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As our old Earth orbits the sun, we’re treated to nearly 70 constellations as the nighttime side of Earth faces different directions of space through the course of the year. Some constellations are bigger and brighter than others and get most of the attention, but don’t ignore the smaller and fainter gems. One of those gems is Coma Berenices, visible in the spring and through the first half of summer. It’s a faint and dim constellation, but its redeeming value is that it’s one of the minority of constellations that actually looks like what it’s supposed to be, locks of long flowing hair being tossed in a nocturnal breeze.

Finding Coma Berenices in the Shamokin night sky is a definite stargazing challenge if you have a lot of city lights, but it’s a heck of a lot easier to spot if you can get away to the countryside or you’re living out there already. Around 10 p.m. or so, when it’s finally dark enough this time of year, lie back in a lawn chair and gaze fairly high in the south-southwest sky, just below the Big Dipper’s handle. A pair of binoculars always helps in seeking the heavenly hair. Without a doubt, you’ll need to wear your imagination.

The central attraction of the constellation Coma Berenices is what’s known in astronomy circles as the Star Melotte Cluster. That’s what the heavenly hair is made of. The first cataloging of Coma Berenices that we know of was done by the famous early astronomer Ptolemy around 138 A.D. Since then, we’ve learned that it’s one of the closest star clusters to Earth, a little over 280 light years away. Before you make your travel plans, that equates to about 16 trillion miles away.

Like most open clusters, Coma Berenices is a very extended family of hundreds of stars that formed out of the same gravitationally collapsing hydrogen gas cloud about 400 to 600 million years ago. Believe it or not, that makes these relatively young stars. Eventually, this youthful cluster of nuclear fusion-powered stars will be ripped apart by gravity from other surrounding stars and this celestial nest will be emptied.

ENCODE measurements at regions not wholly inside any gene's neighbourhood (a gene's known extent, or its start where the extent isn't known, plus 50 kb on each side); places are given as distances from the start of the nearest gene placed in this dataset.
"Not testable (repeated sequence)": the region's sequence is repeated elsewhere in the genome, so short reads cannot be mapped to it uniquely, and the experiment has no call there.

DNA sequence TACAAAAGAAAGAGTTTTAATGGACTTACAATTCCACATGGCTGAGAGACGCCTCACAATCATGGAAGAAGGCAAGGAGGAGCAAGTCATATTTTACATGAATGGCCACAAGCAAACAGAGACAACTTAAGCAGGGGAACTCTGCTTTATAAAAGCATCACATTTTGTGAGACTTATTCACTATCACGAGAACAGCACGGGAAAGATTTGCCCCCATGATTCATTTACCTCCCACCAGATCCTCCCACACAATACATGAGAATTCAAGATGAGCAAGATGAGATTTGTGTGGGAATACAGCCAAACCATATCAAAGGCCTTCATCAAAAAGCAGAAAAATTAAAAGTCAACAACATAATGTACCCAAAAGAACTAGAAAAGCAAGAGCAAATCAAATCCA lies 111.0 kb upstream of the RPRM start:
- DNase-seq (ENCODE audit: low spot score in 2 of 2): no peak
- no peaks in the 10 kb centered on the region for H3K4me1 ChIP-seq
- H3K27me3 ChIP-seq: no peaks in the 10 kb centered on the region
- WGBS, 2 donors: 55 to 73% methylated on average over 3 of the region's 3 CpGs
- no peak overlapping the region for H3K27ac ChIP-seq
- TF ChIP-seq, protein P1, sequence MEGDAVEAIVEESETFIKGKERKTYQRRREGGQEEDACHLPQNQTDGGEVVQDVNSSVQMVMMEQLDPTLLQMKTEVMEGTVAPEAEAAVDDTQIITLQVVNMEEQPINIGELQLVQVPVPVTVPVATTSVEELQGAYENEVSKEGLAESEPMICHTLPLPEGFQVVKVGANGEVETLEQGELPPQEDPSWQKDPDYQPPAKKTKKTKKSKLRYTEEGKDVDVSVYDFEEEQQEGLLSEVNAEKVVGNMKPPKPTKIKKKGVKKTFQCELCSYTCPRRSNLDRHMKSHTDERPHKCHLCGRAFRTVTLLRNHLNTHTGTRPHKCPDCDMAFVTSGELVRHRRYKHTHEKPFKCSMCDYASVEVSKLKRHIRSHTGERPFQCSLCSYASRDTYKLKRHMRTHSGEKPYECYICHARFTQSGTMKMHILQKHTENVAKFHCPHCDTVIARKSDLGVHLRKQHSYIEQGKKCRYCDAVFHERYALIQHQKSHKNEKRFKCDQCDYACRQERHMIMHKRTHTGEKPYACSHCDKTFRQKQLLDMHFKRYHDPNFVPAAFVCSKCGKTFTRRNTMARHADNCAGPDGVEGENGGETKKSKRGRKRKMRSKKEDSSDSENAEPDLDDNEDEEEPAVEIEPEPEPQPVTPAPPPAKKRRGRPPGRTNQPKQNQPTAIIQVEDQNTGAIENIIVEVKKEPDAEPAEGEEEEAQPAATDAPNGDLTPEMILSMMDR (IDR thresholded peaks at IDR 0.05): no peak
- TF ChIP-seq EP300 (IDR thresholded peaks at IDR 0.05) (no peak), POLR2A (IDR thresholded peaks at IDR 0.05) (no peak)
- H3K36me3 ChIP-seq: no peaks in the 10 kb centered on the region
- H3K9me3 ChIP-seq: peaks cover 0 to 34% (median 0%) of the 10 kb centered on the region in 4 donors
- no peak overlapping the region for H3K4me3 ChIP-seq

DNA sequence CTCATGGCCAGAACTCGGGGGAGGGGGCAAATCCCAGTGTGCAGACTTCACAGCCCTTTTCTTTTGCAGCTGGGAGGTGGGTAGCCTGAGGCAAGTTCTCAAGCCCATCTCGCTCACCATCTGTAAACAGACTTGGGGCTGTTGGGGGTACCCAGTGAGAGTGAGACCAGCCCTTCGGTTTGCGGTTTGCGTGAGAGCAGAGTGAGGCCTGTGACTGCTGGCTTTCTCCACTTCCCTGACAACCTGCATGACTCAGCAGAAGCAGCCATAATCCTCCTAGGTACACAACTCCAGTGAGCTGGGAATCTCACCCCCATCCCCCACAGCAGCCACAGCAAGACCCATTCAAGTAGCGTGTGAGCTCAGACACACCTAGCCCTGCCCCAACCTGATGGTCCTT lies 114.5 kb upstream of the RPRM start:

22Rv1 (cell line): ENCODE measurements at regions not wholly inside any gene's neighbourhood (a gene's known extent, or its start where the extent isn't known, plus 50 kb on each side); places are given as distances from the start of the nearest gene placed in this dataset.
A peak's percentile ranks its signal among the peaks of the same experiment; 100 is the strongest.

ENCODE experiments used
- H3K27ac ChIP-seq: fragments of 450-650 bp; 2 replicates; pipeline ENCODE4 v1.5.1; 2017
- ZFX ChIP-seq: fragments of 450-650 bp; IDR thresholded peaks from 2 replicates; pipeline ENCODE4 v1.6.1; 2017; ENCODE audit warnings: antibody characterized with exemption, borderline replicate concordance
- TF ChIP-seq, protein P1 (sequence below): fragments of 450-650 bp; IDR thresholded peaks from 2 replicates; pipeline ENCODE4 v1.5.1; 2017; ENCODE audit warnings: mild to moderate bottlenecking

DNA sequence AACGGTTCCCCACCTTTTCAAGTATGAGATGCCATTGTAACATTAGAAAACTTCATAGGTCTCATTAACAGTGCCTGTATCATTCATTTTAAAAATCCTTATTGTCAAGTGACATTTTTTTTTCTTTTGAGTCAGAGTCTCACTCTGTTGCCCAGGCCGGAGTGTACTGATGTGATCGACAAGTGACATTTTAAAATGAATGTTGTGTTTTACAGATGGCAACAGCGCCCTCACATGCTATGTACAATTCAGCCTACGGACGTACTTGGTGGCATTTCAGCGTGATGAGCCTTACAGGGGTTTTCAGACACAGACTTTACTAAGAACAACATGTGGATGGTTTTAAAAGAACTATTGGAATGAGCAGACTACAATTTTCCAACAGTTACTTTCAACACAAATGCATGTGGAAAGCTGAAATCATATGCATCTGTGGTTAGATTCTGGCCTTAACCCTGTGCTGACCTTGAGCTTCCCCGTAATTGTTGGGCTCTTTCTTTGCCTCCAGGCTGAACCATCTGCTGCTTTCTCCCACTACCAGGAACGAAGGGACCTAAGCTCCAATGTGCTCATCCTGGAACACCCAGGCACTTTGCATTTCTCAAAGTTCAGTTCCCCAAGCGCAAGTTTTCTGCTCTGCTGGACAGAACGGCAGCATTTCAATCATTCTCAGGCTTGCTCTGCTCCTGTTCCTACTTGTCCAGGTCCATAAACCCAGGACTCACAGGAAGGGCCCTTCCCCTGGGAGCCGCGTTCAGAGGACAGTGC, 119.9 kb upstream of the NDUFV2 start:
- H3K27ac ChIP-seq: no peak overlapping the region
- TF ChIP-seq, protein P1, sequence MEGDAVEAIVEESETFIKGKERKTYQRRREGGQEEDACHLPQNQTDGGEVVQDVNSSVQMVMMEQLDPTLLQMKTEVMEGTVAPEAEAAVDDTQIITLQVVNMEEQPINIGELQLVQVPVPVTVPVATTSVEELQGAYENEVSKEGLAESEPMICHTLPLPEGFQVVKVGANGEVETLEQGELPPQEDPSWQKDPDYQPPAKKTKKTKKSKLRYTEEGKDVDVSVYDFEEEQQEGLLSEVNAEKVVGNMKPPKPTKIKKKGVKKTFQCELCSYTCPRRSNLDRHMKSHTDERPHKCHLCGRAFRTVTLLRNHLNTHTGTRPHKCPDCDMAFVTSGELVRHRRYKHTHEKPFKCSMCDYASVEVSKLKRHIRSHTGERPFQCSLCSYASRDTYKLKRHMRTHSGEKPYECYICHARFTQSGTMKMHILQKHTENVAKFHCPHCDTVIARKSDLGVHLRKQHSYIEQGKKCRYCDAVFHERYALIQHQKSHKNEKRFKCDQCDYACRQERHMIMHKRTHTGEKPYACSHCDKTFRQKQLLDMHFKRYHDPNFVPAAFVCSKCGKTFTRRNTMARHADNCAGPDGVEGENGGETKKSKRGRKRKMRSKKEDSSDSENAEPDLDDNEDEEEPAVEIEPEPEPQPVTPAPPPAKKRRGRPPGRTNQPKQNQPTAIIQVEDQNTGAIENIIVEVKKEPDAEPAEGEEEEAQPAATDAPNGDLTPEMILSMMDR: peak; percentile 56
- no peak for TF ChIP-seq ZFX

If you’re really far away from city light, just for fun, take a small telescope and pan around the vicinity of the Melotte Cluster and Coma Berenices. You’ll probably run into what I call “little fuzzies” here and there. Those little fuzzies are actually entire other galaxies in the Virgo cluster of galaxies, the nearest large cluster of galaxies to our own home galaxy. Some of these galaxies make our Milky Way look puny. While not terribly impressive through the eyepiece of your scope, keep in mind you’re looking at galaxies that are around 60 million light years away, and just 1 light year equals nearly 6 trillion miles. You are definitely looking out a long ways!

Coma Berenices

Coma Berenices is the only constellation named after an actual person. Queen Berenices was the wife of Ptolemy III, a famous Egyptian pharaoh who lived around 200 B.C. Around that time, he was leading his troops into a fierce war. Queen Berenices very much loved her husband and prayed to the gods for his safe return. In return, she made many promises to the deities, including promising to cut off all of her gorgeous hair if her husband returned safe and sound.

The gods did their part and Ptolemy returned victorious and without a scratch. True to her word, the queen cut off all her hair and dedicated it to the Temple of Aphrodite, the goddess of love. But just days later, scoundrels seeking souvenirs liberated Berenices’ hair out of the temple. I’m not sure what they were going to do with it. They certainly couldn’t sell it on eBay, even if it was around back then.

When the hair heist was discovered, Ptolemy and Berenices were ready to roll some heads, literally. All of the temple priests were on death row finishing their last meal, within hours of the axe. But at the last minute, a traveling group of Greek consulting astronomers literally saved their necks. They pulled quite a con job. They convinced Ptolemy and Berenices to go out with them that night to see a brand new pale cluster of light high in the evening sky. They claimed that faint flowing star cluster was actually the clustered curls of the queen’s hair, and also claimed that Aphrodite and the other gods believed that the queen’s hair was just too beautiful for a single temple to possess. Berenices’ hair belongs in the heavens for all to see. Much to the relief of the temple priests, Berenices and Ptolemy bought this farce.

Celestial hugging

This Thursday and Friday evening, the very bright planet Venus will be joined by the new crescent moon.

On Friday night, the very thin crescent moon will be hanging just below Venus and on Saturday night the moon will be suspended just to the upper left of Venus.

Don’t miss it as it will be quite a sight. You should also be able to see entire disk of the moon.

The bright crescent part is caused directly by sunlight. The rest of the moon’s disk, bathed in dark grey, is second-hand sunlight bouncing off our Earth and onto the moon. That’s called earthshine.

Lynch is an amateur astronomer and professional broadcast meteorologist for WCCO Radio in Minneapolis/St. Paul.

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